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LSU 28, LSU 27: Post-Game Review

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Taking a look at what the Tigers showed us on Saturday.

Ryan McCarble/LSU

Well, it took me about another 24 hours to give the game a look, but I was finally able to watch LSU’s 2018 spring game and cobble together a few thoughts.

Overall, this was a very spring-gamey spring game. Some things to like. Some things to be concerned about. Not really an abundance of either. So in the end, much like I said in the first place, a nice blank canvas for most fans to project their issues, anger, optimism, what have you.

Anybody with some particularly strong or strident opinion on this game either A) has no idea what they even watched, or B) just repeating what they were thinking about coming in to the game itself.

Some early thoughts:

  • Foster Moreau definitely had a not-so-happy voicemail from his momma when she saw him flash the double-birds pre-game.
  • The design of the offense was, mostly, what I expected to see. Pro-style in terms of formations, but with an emphasis on spreading the field. Some RPOs and tempo mixed in. A couple things stood out in terms of the schematics:
  • Ensminger moved the tight ends around a lot — in line, flexed on the wing, in the slot and split out wide. It’s a useful tactic to both create physical mismatches, and also force the defense to expose itself a little bit in terms of how it reacts to the formation. Either they split out a linebacker and show that they’re in man-to-man, or cover the tight end with a corner and show that it’s zone. And things trickle down from there.
  • As expected, there’s a big emphasis on wide/tight zone runs with bootlegs off that action, and creating some quick, easy throws on first down. That’s a good way to both get a quarterback in rhythm quickly, and also hide them a bit. Easy first-down passes that pick up a few yards can keep the offense in standard-down situations where the offense can keep run/pass unpredictability on its side.
  • First play of the game was a basic inside zone/stick RPO — Justin McMillan missed the pass to Jonathan Giles — but both the purple and white teams came back to it a few times with all three quarterbacks. There was also what looked like a bubble RPO out of the I-formation, in which the flanker motioned from the string side to the weak slot. If he’s uncovered, the quarterback pulls and throws a quick bubble while the line/backs execute the called run.
  • Far as the quarterbacks go, I think it goes back to what I said about the overall product — they all had their good moments and bad ones, but I don’t think anybody really stood out. The competition will almost certainly extend into the regular season, and we’ll see who asserts themselves and takes control of the job.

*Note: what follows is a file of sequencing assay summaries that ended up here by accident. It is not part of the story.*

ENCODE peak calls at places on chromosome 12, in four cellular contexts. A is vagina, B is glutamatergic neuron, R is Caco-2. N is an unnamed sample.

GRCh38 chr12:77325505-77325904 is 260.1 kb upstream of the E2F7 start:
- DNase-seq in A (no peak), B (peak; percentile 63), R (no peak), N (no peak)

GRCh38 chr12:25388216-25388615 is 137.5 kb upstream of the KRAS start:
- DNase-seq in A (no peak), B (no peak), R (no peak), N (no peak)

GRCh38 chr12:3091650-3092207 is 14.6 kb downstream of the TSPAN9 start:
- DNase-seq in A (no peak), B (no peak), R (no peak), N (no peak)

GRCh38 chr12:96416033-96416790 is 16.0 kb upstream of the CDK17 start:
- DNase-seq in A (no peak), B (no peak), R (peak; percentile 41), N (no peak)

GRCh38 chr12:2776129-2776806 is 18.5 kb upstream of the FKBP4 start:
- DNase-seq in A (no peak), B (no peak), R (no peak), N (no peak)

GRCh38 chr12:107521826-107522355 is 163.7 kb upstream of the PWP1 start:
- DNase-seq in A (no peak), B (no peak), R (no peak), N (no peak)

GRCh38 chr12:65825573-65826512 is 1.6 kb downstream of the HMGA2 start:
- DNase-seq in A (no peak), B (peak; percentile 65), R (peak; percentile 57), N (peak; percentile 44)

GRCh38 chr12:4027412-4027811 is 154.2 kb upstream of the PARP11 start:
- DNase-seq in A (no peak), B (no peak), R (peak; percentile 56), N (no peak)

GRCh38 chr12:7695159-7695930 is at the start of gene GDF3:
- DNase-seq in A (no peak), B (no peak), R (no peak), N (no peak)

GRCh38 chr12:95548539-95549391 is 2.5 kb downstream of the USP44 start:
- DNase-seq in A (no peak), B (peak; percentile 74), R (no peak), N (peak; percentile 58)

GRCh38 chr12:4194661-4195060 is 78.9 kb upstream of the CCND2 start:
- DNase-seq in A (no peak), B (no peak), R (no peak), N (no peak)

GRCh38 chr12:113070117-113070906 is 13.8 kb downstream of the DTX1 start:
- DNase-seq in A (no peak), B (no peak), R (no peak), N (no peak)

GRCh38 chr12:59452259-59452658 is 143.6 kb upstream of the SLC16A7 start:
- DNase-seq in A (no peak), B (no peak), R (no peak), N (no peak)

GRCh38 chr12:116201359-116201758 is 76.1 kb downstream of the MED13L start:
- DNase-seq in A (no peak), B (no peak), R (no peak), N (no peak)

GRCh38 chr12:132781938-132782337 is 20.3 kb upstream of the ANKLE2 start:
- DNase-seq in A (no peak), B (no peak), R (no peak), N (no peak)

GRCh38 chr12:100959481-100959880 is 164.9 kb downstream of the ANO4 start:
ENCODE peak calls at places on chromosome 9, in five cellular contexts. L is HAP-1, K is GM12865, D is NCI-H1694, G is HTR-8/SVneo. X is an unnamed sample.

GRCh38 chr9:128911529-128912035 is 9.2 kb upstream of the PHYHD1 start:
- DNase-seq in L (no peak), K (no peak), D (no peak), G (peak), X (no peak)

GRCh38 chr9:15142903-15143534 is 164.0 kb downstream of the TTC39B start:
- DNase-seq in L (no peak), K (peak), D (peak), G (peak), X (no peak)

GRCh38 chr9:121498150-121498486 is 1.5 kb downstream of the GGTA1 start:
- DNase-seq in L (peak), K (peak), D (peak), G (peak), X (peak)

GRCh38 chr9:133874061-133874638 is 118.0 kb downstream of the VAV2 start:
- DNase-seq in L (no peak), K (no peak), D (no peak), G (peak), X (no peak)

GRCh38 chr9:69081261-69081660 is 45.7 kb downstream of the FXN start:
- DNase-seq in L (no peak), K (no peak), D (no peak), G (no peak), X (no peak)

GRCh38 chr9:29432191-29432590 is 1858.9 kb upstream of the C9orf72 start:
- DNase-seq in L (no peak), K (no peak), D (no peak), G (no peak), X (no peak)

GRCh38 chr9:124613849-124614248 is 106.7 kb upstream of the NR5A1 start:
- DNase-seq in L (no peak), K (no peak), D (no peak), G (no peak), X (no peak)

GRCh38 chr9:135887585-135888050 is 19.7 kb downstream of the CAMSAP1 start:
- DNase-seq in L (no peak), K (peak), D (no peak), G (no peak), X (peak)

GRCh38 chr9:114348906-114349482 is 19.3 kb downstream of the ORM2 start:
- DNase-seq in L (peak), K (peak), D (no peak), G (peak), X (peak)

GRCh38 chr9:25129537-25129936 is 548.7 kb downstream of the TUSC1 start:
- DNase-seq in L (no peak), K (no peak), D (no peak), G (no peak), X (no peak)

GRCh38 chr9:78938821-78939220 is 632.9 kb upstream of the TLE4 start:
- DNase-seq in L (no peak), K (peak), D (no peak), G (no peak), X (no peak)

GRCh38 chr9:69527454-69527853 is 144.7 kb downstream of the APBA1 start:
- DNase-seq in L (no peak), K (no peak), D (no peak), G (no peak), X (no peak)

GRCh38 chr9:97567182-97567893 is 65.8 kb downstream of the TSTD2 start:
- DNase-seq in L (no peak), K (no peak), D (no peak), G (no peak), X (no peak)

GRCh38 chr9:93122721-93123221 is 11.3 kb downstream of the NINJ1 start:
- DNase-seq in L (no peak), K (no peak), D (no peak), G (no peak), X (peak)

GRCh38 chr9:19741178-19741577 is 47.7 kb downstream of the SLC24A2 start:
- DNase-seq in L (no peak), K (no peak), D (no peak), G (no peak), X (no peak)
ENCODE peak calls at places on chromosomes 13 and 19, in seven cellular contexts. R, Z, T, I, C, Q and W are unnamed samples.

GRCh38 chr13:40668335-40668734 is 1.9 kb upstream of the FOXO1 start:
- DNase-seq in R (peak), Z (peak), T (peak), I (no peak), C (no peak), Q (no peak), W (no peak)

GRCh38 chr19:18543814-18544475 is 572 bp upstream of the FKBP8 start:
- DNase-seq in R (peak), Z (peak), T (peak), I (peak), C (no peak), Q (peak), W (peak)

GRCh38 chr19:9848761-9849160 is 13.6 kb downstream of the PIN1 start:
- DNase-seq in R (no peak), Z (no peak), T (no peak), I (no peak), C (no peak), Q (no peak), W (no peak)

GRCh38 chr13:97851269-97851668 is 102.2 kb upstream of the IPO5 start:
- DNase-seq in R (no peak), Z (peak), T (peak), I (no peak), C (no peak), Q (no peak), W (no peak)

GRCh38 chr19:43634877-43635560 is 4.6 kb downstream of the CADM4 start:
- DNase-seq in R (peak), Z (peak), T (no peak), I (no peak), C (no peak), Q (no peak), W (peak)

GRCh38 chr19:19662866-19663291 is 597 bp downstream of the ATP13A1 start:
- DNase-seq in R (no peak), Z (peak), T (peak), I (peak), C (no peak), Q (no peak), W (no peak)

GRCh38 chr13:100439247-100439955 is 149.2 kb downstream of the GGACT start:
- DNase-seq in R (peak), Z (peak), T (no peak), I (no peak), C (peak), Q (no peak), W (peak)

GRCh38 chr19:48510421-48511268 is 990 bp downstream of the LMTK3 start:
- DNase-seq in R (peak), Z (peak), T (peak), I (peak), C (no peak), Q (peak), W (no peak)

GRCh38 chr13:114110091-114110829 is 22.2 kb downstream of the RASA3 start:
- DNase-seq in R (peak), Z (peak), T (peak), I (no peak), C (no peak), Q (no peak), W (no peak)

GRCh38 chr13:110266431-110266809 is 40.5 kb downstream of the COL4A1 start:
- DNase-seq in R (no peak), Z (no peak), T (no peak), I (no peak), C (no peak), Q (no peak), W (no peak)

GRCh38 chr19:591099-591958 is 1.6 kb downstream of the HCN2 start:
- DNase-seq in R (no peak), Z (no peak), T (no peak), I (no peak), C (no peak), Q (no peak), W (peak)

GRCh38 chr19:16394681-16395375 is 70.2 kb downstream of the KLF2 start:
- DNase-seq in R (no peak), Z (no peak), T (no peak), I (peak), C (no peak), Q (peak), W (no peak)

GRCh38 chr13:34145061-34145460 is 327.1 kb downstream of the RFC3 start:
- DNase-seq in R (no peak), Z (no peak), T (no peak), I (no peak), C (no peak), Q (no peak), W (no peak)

• Some thin-slicing impressions: Myles Brennan clearly has the best overall arm of the group, but seems to be the streakiest in terms of accuracy, both in terms of ball placement but also in terms of speed (i.e., he really puts a lot on his short throws, too much at times). Lowell Narcisse has a nice deep ball, but seems to be a little unsure of himself on the shorter throws. Hesitant at times. McMillan kind of bridges the gap between the two in terms of style, but I’m not sure he runs or passes well enough consistently.
  • I can say that I’ve heard similar reports to the broadcast commentators regarding McMillan’s leadership and popularity in the locker room from several sources. How that translates to this fall? We’ll just have to wait and see.
  • Yes, it’s true that McMillan’s units had the best success early on, but again...spring game. Once the quarterbacks warmed up, they all kept things moving a bit. Curious thing I noticed on McMillan’s first successful drive — he turned the wrong way on two straight play-fakes. Both completions though. Spring game.
  • Overall, I see a passing game, and an offense, that looks like it needs fine tuning. I.E. the rest of the offseason and training camp. Dropped passes, blown assignments, etc... The type of things that stall drives in the red zone.
  • Nice hard running by Clyde Edwards-Helaire. For a smaller back he has really nice balance and leg drive. Curious to see how that translates to the regular season.
  • Justin Jefferson seemed to back up some of the hype he’s gotten this spring with his 94-yard touchdown. Although, at minimum, Narcisse would have been walloped in the endzone in getting the pass off, if not sacked outright for the safety. Nice job of taking off and pulling away from the defense to take off, and then a nice cut to get to the goal line.
  • Jefferson should also go back to number 32, because numbers like that for receivers are awesome.
  • Speaking of pressure, with K’Lavon Chaisson had a field day with some of the backup tackles in the game. And even with Badara Traore at times. Imagine he’ll move to right tackle when Saahdiq Charles comes back from injury.
  • Speaking of injury, it does appear that Grant Delpit will have surgery today on the injury he suffered in the second quarter. Ross Dellenger is reporting that it’s just a broken collarbone, so one would think he’ll be 100-percent by training camp.
  • As expected, LSU’s front seven looks very impressive — two players that stood out in small doses Saturday included Glenn Logan at nose tackle and Neil Farrell at defensive end. Both did a nice job of stacking and shedding blockers in the hole. Tyler Shelvin also showed impressive burst in a few snaps, but until his conditioning improves those snaps will be few and far between when Ed Alexander returns.